This week President Obama is set to tour three states where he'll talk big ideas about ways to help the middle class. It's not a new theme for the president, but don't expect him to get too specific. There's a reason for going light on the details, experts say. After all, what can the president do to rescue the middle class?
"On his own? Not much," says Tammy Frisby, who teaches public policy at Stanford University. She says without cooperation from Congressional Republicans, it's a waste of breath to lay out detailed proposals.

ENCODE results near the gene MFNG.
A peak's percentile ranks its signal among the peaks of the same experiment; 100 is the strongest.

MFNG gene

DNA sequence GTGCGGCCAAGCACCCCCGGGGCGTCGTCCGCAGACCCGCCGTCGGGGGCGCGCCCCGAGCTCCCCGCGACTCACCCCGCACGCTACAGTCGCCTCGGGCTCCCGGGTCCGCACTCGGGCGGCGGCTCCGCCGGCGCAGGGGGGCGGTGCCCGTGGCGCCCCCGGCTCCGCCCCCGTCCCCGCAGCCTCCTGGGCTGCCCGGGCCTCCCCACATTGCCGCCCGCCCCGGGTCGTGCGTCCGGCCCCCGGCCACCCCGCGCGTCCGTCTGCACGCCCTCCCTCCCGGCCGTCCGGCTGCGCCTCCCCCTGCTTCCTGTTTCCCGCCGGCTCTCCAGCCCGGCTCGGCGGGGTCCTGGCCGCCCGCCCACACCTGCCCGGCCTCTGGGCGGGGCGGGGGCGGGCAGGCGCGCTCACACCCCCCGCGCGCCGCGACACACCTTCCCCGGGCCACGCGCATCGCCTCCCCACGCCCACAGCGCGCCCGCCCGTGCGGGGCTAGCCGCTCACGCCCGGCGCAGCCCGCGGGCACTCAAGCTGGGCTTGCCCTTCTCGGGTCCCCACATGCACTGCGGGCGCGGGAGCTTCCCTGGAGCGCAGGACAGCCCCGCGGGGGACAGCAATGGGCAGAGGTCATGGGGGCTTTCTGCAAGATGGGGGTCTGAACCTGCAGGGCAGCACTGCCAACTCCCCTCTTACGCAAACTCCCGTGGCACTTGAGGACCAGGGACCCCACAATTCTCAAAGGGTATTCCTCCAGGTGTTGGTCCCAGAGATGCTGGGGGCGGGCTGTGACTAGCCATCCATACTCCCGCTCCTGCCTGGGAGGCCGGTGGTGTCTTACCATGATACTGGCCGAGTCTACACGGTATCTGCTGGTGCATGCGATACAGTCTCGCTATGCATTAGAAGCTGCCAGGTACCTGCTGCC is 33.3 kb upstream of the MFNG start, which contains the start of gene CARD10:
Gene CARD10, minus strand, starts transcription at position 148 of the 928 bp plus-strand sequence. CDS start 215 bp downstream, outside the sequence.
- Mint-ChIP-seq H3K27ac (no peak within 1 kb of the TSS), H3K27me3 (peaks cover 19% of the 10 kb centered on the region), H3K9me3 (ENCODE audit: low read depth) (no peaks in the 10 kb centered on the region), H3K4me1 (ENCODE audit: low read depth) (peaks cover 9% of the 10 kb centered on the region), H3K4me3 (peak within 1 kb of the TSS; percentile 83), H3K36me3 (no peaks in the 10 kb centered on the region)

"I think that that is an indication that he knows that his hands are tied," Frisby says.
If Obama wants Congress to play along, Republicans are going to demand something in return, says Bill Galston, a senior fellow in government studies at the Brookings Institution. He says that something is another round of budget cuts.
"And all of that is going to make it quite difficult for the president to propose new initiatives that will require additional spending," he says.
Galston says Obama has been aggressive in pushing his agenda without Congressional support. But Stanford's Frisby says few of those executive actions have directly helped the middle class.
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